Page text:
Airline Playing Cards of the World

Art History/Craft History, Craft, Handloom, Art, Research

Airline Playing Cards of the World

Gordhandas, Kishor N.


Long before movies, video games and magicians and manicurists, magazines and playing cards were the only form of in-flight entertainment. Being a low cost item,
and with lasting advertising value, an airline has captured the attention of passengers. As a general rule a card is defined as an airline card if an airline name, logo, or aircraft is imprinted on the box, back or face card, indicating it was issued by an airline company. There are also optional cards which include cards such as tourists and /or commercial souvenirs which may or may not be official airline issues.

For many passengers, playing cards were also something they could take home as souvenirs of their flight experience. Indeed, playing cards have become one of the major collection categories of airline memorabilia, along with china and glassware, stickers, post cards and other items eagerly sought after at Collectible shows.


Almost all of the airlines give out packs of Cards to their customers that request them. Mostly these are given free, but some of the Airlines have begun to sell their cards. More important than using playing cards to keep passengers occupied in-flight, airlines have long recognized their values in sales promotion. Card designs have always included the carrier’s name, logo, fleet, route structure or pictures of its pretty flight attendants for fun destinations.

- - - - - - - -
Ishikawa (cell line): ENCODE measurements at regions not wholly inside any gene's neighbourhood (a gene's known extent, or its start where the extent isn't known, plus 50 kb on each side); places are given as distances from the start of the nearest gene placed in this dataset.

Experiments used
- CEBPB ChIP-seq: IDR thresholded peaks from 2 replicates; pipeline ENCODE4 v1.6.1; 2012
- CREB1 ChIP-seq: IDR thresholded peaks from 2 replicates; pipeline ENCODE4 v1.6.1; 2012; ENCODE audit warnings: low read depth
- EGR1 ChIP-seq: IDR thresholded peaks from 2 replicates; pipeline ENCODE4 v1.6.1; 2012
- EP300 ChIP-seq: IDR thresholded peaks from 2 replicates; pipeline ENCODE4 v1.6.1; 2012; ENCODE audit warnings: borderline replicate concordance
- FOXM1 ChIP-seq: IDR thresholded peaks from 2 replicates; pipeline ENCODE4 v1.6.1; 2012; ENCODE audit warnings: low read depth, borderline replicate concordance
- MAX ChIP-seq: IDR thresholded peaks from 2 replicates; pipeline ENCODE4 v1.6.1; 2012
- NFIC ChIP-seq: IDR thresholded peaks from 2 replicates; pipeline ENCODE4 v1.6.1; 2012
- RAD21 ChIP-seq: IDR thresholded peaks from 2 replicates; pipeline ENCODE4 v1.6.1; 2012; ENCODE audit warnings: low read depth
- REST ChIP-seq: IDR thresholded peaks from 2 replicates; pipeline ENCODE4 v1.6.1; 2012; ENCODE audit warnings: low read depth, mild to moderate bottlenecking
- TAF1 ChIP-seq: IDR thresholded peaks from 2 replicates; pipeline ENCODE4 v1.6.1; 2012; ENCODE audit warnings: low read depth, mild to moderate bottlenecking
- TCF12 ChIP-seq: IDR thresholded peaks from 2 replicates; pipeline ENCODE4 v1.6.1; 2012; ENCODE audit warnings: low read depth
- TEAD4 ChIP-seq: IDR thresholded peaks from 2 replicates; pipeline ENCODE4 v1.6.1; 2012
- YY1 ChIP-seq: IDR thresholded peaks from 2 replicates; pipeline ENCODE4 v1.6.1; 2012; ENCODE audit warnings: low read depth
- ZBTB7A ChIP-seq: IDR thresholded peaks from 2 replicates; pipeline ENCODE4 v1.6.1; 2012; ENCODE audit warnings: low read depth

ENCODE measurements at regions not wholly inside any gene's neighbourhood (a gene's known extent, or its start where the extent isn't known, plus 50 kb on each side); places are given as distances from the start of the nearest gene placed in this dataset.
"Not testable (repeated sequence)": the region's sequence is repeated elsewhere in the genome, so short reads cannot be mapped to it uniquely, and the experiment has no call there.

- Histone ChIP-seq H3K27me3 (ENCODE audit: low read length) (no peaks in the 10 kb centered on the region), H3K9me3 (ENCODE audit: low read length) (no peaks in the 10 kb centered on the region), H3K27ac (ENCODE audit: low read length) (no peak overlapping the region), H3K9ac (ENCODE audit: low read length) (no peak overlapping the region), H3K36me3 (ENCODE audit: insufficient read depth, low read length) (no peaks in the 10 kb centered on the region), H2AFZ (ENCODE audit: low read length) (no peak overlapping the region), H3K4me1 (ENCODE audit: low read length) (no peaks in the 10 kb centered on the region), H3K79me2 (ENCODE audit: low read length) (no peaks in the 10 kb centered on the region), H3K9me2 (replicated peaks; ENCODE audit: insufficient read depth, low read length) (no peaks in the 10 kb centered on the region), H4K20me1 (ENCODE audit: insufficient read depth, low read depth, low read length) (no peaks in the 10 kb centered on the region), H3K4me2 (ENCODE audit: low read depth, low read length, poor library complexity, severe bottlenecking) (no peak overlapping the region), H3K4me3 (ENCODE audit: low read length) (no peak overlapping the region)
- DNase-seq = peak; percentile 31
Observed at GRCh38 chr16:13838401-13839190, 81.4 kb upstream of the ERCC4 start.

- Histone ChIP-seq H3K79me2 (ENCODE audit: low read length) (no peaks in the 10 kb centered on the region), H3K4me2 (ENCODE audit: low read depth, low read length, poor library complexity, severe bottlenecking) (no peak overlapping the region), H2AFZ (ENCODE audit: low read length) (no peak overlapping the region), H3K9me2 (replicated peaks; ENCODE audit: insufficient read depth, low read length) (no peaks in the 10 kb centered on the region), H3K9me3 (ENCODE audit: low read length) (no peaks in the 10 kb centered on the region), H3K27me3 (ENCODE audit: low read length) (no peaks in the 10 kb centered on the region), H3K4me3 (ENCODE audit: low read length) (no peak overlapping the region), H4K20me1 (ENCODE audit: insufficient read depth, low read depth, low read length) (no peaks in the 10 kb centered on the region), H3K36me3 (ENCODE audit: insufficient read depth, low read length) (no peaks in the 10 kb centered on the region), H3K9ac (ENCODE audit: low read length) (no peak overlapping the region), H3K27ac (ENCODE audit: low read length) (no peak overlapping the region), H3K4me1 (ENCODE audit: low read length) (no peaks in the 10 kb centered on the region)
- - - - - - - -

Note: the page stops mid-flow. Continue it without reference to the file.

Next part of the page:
There are about 3100 cards decks of different designs that are known to have been issued by over 450 Airlines, dating back to the early days of commercial air travel. The oldest were probably, the ones issued by Imperial Airways, predecessor of British Airways, in the 1920’s, formed on March 31, 1924.

Most of the major airlines have published many different editions through the years. Delta is probably the most noteworthy, having produced nearly eighty different decks. Pan Am came out with a twelve deck-set that included two sets of six different color photographs. United, Western, National and Ozark are among the several airlines that have published many different issues.

As commercial air travel became more common, airline playing card designs began to fall into four broad categories., featuring aircraft in the fleet: colorful pictures of destination cities: joint advertising with other products, and institutional designs which simply show a carrier’s name and logo, without special artwork. Airlines traditionally have been very proud of their craft: Many major airlines have issued playing cards showing pictures of them on Souvenir Playing Cards given to thousands of passengers. The major airlines that have consistently made their aircraft a part of card designs are TWA, Kuwait Airways and Saudia. A Collector series of 16 decks issued by TWA on the early Seventies shows the different types flown, from the Ford Tri-Motor in 1929 to the Lockheed L-1011 in 1972.